Family Lankesterellidae

Members of this family are heteroxenous, with 2 hosts. Schizogony, gametogony and sporogony all take place in a vertebrate host. The sporozoites enter the blood cells and are taken up by a blood-sucking invertebrate (a mite or leech). They do not develop in this host, but are transferred to the vertebrate host when the latter eats the invertebrate, or possibly by injection. In the vertebrate host, development takes place in the host cells proper. The oocysts contain no sporocysts, but have 8 or more sporozoites, the number depending on the genus. The microgametes have 2 flagella so far as is known. There are 2 genera in this family: Lankesterella, which occurs in birds and amphibia, and Schellackia, which occurs in reptiles.

Genus Lankesterella

In this genus the oocysts contain 32 or more naked sporozoites. The vectors are leeches or mites.

The type species, and the only one known for a long time, is L. minima, a parasite of the frog. However, Lainson (1959) recently showed that the genus Atoxoplasma Garnham, 1950 is a synonym of Lankesterella, enlarging the genus considerably and clearing up a question which has puzzled parasitologists for years.

The parasites now known to be sporozoites of Lankesterella are found frequently in the lymphocytes and other blood cells of wild birds. They had been thought to be Haemogregarina or Toxoplasma, but Garnham (1950) showed that they were definitely not the latter and therefore called them Atoxoplasma.

The names and accepted species of the genus are still in a highly confused state (Laird, 1959; Lainson, 1959).

Lankesterella adiei (Aragao, 1933) Lainson, 1959 (syns., L. passer is Raffaele, 1938; L. garnhami Lainson, 1959) is a common parasite of the English sparrow thruout the world. Lainson (1959) found it in all of 99 adult and 150 fledgling English sparrows in England, Manwell (1941) and Manwell et al. (1945) reported that it was common in passerine birds, and D. D. Myers (unpublished) found it commonly in English sparrows in Illinois. The sporozoites occur in the lymphocytes and monocytes, and often cause a pronounced indentation of the host cell nucleus. They are typically sausageshaped with rounded ends, stain weakly and lack a well defined periplast, so that it is often difficult to differentiate their cytoplasm from that of the host cell. Their nucleus is diffuse and granular, with a tiny karyosome. They measure 4 to 5 by 2 to 4 u according to Lainson (1959).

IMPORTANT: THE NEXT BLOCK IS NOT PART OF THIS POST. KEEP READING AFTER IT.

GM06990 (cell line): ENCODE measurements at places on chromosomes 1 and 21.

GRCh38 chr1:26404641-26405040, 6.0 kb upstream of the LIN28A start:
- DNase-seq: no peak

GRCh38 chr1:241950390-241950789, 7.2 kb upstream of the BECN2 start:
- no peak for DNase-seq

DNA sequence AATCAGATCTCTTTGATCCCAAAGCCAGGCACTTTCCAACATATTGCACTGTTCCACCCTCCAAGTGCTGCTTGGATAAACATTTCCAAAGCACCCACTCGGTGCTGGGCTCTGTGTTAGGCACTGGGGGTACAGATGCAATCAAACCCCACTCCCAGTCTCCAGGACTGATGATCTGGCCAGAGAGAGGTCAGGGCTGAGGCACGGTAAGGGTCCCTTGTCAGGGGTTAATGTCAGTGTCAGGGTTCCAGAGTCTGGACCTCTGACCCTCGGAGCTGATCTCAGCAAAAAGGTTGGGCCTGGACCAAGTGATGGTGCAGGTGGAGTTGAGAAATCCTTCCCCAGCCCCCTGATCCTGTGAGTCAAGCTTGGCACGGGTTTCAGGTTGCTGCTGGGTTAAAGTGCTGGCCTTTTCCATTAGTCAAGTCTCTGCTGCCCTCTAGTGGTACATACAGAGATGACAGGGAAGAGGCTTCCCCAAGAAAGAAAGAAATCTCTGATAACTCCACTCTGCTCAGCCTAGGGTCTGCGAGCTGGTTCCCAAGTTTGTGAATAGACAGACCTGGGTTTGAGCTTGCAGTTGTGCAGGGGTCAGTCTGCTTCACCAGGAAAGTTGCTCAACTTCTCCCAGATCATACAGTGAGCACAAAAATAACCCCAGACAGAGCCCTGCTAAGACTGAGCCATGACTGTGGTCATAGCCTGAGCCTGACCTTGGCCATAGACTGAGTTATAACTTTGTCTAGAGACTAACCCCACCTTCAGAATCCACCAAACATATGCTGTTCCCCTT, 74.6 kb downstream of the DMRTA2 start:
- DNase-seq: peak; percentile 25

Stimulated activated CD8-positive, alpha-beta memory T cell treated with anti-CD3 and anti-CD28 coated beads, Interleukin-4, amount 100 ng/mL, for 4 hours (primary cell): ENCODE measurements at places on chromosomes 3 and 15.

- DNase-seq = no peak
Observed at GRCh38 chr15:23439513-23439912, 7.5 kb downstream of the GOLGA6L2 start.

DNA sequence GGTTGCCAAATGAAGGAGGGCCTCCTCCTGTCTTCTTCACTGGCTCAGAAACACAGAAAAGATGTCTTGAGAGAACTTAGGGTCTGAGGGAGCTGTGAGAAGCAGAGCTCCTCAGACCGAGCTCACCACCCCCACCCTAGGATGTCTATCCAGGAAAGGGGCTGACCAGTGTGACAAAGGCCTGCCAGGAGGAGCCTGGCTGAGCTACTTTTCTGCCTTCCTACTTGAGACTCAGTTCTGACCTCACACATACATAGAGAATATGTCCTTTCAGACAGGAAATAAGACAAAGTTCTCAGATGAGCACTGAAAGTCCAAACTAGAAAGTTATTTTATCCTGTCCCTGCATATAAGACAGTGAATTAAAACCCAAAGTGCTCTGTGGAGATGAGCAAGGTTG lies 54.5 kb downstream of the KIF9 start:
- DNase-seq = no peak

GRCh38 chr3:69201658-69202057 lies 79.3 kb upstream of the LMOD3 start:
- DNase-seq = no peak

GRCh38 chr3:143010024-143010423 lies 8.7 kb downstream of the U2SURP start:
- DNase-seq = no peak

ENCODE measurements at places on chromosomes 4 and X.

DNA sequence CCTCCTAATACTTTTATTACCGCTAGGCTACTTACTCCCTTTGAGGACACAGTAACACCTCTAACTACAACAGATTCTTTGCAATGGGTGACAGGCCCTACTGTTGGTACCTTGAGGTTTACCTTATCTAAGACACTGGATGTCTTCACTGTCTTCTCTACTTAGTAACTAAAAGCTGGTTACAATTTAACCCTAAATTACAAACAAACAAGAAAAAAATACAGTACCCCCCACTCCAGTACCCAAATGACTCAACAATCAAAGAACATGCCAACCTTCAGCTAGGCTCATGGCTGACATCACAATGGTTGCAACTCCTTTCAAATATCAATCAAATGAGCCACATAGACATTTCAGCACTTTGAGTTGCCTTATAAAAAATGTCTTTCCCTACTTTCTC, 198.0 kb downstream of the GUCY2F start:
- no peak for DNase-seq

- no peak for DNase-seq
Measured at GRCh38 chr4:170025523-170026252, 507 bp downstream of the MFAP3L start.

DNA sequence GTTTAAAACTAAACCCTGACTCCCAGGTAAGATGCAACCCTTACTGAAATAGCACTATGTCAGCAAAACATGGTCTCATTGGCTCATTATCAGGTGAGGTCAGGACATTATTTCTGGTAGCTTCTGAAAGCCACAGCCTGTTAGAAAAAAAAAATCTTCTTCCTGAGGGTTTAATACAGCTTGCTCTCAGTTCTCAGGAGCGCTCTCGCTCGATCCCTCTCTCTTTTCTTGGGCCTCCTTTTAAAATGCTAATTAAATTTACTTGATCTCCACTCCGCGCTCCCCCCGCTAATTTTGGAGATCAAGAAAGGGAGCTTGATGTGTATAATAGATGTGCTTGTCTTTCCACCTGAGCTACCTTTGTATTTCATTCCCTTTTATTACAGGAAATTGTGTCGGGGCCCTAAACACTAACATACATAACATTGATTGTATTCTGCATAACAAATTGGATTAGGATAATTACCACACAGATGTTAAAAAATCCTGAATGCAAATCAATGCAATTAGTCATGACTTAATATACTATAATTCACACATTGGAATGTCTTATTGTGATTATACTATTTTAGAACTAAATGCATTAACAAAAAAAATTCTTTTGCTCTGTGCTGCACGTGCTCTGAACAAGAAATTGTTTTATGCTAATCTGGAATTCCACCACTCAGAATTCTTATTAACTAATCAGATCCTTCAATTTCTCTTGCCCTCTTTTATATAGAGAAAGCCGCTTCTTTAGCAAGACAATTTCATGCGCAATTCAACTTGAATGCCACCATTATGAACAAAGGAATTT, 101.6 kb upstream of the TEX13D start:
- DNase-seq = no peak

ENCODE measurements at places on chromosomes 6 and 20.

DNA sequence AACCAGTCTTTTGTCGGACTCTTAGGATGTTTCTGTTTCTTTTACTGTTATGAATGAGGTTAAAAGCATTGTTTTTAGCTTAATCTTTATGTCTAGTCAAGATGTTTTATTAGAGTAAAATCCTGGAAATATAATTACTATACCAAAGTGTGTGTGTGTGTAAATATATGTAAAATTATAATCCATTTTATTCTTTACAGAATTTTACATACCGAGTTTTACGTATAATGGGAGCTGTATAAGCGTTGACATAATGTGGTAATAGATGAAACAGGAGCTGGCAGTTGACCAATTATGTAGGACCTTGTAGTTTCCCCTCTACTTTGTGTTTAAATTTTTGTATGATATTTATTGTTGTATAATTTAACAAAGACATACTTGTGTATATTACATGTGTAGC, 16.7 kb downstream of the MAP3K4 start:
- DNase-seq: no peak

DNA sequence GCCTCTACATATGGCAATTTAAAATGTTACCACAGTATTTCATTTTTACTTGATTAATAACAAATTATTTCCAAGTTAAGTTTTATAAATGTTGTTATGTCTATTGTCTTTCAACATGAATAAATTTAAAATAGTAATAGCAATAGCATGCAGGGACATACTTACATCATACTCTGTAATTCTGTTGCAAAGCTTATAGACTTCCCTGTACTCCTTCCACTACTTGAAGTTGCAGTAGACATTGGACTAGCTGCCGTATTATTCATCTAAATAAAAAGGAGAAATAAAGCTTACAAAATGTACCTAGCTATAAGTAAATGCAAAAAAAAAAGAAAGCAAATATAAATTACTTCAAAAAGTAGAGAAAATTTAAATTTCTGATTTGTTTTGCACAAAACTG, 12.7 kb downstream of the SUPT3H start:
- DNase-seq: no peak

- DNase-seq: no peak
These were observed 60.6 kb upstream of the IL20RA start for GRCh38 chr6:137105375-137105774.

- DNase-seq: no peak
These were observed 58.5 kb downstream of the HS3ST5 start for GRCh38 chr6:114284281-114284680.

The life cycle of L. adiei was described (under the name L. garnhami) by Lainson (1959). Schizogony takes place in the lymphoid-macrophage cells of the spleen, bone marrow and liver. There are 2 types of schizont, one producing 10 to 30 (average 16) oval merozoites measuring 4 by 2 u, and the other producing a smaller number of larger merozoites measuring 6 by 3.5 u. Gametogony and sporogony take place in the lymphoid-macrophage cells of the liver, lungs and kidney. The microgametocytes resemble those of Eimeria and produce 60 to 100 microgametes. The macrogametes are about 14.5 u in diameter when mature and produce a large but unspecified number of sporozoites measuring about 3.6 by 1.8 u. The vector is presumably the common red mite, Dermanyssus gallinae, but Lainson was unable to prove this because he had no uninfected receptor birds.

According to Lainson (1958), Lankesterella may cause congestion and hemorrhage of the blood vessels and inflammatory foci in the liver and lungs of infected English sparrows. Manwell (1941) stated that infections seemed to spread rapidly among adult English sparrows from New York after they had been captured and kept in relatively close quarters in the laboratory. He found that the disease was not infrequently fatal, but that chronic cases also occurred. The liver and spleen were greatly enlarged and very dark in one bird which he necropsied, but there were no hematin granules in either organ. D. D. Myers (unpublished) also observed deaths from this infection in captured English sparrows in Illinois.

Lankesterella serini Lainson, 1959 was discovered in canaries when Lainson wanted to infect them with L. acliei from the English sparrow and found that they already had an infection of their own. It apparently resembles L. adiei. Nothing is known about its pathogenicity. Perhaps the "x-bodies" or "Einschlusse" which occur in the macrophages of the lungs, liver and spleen of canaries (Manwell et al., 1945) belong to this species.